BALDWIN PARK — Two former City Council members who were recalled in March, the widow of a councilman who died while in office and the city's first mayor are among the candidates seeking three vacancies that will be filled July 14.
The city is now being run by two council members.
Two council seats and the mayor's position are at stake in the election, which is expected to cost the city at least $16,000. Fifteen people have filed formal declarations of candidacy.
The race may focus on former Mayor Jack B. White and former Councilman Leo W. King. Both say the special election that forced them to step down did not reflect on them.
White said the election primarily was a vote on the utility tax and community redevelopment. "Those two issues were paramount to the people," said White, 53, who had been on the council since 1978 and whose two-year term was to end next year.
For the Record
Los Angeles Times Thursday May 21, 1987 Home Edition San Gabriel Valley Part 9 Page 3 Column 1 Zones Desk 2 inches; 49 words Type of Material: Correction
Justina T. (Tina) Ramirez's name was inadvertently omitted from a story May 17 on the July 14 Baldwin Park City Council election. Ramirez, 49, is among five candidates seeking to fill the unexpired term of former Councilman Leo W. King, who was recalled on March 31. Ramirez is a homemaker and former social worker who has lived in the city for 21 years.
King said not enough people cast ballots to convince him that the community wanted him removed. Only 2,672 of the city's 15,252 registered voters cast ballots.
"People just thought that they really didn't have to vote," said King, 58, a 15-year council member whose four-year term was to end next April. "They thought that things would be all right."
Herschel Keyser, who spearheaded the recall campaign, said the decision by King and White to seek election is "one of the low-downest things they could do. The people just got through recalling them from office."
Under state law, those defeated in a recall election can immediately run for other positions, but they cannot seek election to the office from which they were ousted for at least six months. King is seeking White's former job as mayor and White is seeking a regular council seat.
Keyser, a leader of Citizens for Better Government, said the group is not endorsing any candidate, but he added that he will work as hard to defeat White and King as he did to help force the recall.
He called King's assertion that not enough people voted to make the outcome meaningful "a bunch of bunk."
"If there had been only 10 people voting and six voted for us and four for (King and White), that would have still been a fair election," Keyser said.
Referendum on Project
Last year, Citizens for Better Government and the Baldwin Park Homeowners Group joined forces to seek a referendum on the controversial Sierra Vista Redevelopment Project and the recall of White, King and the late Councilman Robert H. McNeill, who were considered instrumental in passing a utility tax.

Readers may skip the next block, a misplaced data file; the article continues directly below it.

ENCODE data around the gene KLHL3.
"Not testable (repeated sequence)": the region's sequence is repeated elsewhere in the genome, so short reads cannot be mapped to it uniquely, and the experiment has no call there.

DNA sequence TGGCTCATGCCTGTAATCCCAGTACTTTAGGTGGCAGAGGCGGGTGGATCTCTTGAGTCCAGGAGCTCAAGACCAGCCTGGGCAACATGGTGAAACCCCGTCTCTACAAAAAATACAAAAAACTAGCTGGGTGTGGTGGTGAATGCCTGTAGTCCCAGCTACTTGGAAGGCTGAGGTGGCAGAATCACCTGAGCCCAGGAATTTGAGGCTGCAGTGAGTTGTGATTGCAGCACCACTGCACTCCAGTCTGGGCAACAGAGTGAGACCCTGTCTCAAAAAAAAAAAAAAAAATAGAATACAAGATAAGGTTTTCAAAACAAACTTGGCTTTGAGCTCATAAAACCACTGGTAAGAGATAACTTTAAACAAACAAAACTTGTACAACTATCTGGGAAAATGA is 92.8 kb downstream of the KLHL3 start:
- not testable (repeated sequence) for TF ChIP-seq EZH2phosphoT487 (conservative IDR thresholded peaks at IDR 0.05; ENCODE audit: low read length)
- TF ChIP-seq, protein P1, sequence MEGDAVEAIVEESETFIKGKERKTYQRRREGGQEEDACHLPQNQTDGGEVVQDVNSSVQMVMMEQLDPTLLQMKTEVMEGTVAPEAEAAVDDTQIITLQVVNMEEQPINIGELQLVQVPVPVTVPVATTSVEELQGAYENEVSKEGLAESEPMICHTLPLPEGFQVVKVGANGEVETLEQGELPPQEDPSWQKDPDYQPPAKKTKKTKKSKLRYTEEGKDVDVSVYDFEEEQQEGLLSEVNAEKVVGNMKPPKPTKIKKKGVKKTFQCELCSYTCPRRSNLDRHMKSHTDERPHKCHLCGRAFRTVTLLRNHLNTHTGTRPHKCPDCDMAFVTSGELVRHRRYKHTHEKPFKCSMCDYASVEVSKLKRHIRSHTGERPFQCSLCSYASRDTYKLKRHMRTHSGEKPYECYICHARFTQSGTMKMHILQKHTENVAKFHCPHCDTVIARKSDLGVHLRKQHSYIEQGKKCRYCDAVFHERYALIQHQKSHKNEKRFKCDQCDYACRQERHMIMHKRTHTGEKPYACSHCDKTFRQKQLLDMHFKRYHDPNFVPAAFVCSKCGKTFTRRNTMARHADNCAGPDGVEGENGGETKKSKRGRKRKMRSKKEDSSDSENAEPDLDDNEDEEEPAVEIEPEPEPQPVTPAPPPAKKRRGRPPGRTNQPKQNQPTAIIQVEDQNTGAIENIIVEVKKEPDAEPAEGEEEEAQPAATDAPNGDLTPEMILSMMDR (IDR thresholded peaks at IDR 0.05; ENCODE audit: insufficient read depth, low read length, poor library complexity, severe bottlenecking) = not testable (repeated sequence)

McNeill died in December but his name remained on the March ballot as required under state election laws. The vote on McNeill ended in a tie.
Plans for the redevelopment project call for the Community Redevelopment Agency to spend up to $180 million to help finance commercial and industrial development along the San Bernardino Freeway. Voters approved the project in a referendum in November.
Tax Cut to 3%
City officials contended that the 5% utility tax, which the council imposed on electricity, gas, water and telephone bills in August, 1985, was needed to replace $655,000 in federal revenue-sharing money that had been used to help fund the Police Department. The council has since reduced the tax to 3% and has voted to eliminate it, as required under Proposition 62, in November, 1988.
Keyser and his group wanted the council to allow residents to decide the fate of the tax in an election, but the proposal was rejected.
"I think the council did the best they could," said Julia S. McNeill, 65, who is a candidate for the seat that her husband, Robert, held before his death.
"At the time (the tax was approved), nobody was able to find an idea that was better," said Julia McNeill, a retired cardiovascular technician who was employed by the USC Medical Center Radiology Department for 16 years.
"I don't know what I would have done," she said.
Also vying for her husband's seat on the council, a term that ends in 1990, are:
Henry J. Littlejohn, 73, a retired dairy farmer and resident of Baldwin Park for 37 years. Littlejohn served as the city's first mayor from 1956 to 1962.
Terry O. Hughes, 28, a corporate lawyer who grew up in Baldwin Park.
Carlo L. Leone, 52, a union representative and city resident for four years.
Eulogio (Eli) A. Roca, 29, a printer and city resident for nine years.
Arthur L. Salsameda, 36, a salesman who has lived in Baldwin Park for 19 years.
Albert E. Sanders, 38, a househusband and city resident for 13 years.
Besides White, those seeking to fill the remainder of King's term are:
Raquel Corrales, 40, a cosmetologist and resident of Baldwin Park since 1962.
Raul A. Reyes, 31, a federal employee who has lived in the city since 1978.
Gustavo M. Rodriguez, 27, a businessman who has lived in the city for one year.
Besides King, those seeking to fill the remainder of White's term as mayor are:
Anne G. Farkas, 55, a homemaker and community volunteer who has lived in the city since 1965.
Bette L. Lowes, 54, a homemaker and city resident for 34 years.
Frank Mamone, a retired federal employee who declined to reveal his age. He has lived in Baldwin Park for 31 years.